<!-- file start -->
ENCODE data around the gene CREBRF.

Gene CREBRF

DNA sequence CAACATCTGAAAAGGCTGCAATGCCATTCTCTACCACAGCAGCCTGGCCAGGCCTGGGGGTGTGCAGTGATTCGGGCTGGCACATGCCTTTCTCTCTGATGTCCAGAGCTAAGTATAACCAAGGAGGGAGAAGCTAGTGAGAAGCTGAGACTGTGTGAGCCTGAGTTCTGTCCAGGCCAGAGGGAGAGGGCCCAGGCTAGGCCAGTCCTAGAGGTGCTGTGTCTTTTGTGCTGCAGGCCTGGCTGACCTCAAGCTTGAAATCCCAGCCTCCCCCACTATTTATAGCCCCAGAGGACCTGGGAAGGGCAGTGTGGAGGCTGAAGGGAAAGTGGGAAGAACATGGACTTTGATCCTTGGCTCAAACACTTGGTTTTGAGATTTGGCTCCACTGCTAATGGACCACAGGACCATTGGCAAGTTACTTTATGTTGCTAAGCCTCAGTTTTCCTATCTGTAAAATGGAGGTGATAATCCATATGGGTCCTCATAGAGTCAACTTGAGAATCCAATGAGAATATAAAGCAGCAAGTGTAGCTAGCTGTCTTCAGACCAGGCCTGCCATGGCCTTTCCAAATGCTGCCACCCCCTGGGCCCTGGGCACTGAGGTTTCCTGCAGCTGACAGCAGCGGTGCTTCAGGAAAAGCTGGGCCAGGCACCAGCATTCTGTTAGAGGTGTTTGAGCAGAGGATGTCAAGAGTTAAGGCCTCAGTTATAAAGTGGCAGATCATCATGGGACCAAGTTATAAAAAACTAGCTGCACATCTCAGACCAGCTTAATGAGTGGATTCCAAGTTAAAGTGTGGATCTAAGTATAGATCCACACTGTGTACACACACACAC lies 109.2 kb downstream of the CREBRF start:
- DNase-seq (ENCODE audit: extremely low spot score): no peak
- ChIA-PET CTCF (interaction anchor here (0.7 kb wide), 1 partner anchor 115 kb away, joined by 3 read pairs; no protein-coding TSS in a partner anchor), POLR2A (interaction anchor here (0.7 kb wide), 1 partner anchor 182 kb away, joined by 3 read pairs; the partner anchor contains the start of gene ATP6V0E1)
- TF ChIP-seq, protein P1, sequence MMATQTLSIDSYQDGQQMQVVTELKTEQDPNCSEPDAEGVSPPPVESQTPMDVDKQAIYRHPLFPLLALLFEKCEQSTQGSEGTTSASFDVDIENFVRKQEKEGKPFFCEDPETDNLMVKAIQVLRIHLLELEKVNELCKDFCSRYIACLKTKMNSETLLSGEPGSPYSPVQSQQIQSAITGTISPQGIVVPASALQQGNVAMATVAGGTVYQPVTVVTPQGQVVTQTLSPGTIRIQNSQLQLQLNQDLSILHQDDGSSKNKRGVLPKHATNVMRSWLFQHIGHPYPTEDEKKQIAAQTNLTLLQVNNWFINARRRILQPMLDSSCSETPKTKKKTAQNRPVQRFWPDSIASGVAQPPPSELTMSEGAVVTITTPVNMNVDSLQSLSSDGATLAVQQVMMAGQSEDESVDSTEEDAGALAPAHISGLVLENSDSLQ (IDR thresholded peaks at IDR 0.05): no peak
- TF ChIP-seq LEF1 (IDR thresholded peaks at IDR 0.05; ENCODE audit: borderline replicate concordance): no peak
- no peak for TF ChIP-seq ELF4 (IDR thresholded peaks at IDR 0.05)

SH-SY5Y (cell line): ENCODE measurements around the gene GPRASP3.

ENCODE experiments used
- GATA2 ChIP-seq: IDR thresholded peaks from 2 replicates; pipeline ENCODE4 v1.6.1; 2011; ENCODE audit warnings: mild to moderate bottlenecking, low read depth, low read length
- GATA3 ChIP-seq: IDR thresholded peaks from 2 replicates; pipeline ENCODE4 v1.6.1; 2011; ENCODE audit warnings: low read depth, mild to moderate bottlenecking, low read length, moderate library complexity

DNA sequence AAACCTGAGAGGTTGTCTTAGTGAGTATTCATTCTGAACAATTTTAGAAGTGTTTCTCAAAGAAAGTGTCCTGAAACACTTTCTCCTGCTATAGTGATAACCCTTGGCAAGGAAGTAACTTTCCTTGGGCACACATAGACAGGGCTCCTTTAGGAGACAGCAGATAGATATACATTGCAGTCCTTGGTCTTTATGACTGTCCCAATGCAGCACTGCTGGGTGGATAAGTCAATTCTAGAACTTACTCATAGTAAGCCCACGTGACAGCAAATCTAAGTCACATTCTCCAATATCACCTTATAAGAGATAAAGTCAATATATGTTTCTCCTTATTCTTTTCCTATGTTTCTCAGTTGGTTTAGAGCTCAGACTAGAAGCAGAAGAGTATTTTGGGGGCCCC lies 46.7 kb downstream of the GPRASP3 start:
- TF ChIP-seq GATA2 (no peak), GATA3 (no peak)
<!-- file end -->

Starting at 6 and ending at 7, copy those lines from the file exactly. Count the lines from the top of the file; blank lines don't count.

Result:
- TF ChIP-seq, protein P1, sequence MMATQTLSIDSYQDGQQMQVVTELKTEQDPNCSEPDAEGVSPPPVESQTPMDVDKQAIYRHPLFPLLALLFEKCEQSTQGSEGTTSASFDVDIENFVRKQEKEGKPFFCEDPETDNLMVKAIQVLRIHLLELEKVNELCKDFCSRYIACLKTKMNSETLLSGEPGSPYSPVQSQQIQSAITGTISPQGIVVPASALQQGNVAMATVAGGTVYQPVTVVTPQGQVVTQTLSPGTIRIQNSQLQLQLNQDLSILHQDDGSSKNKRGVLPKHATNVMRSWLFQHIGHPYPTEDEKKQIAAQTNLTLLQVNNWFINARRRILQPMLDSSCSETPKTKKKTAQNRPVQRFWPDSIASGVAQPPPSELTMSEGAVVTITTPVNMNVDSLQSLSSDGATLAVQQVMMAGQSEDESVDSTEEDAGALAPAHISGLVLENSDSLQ (IDR thresholded peaks at IDR 0.05): no peak
- TF ChIP-seq LEF1 (IDR thresholded peaks at IDR 0.05; ENCODE audit: borderline replicate concordance): no peak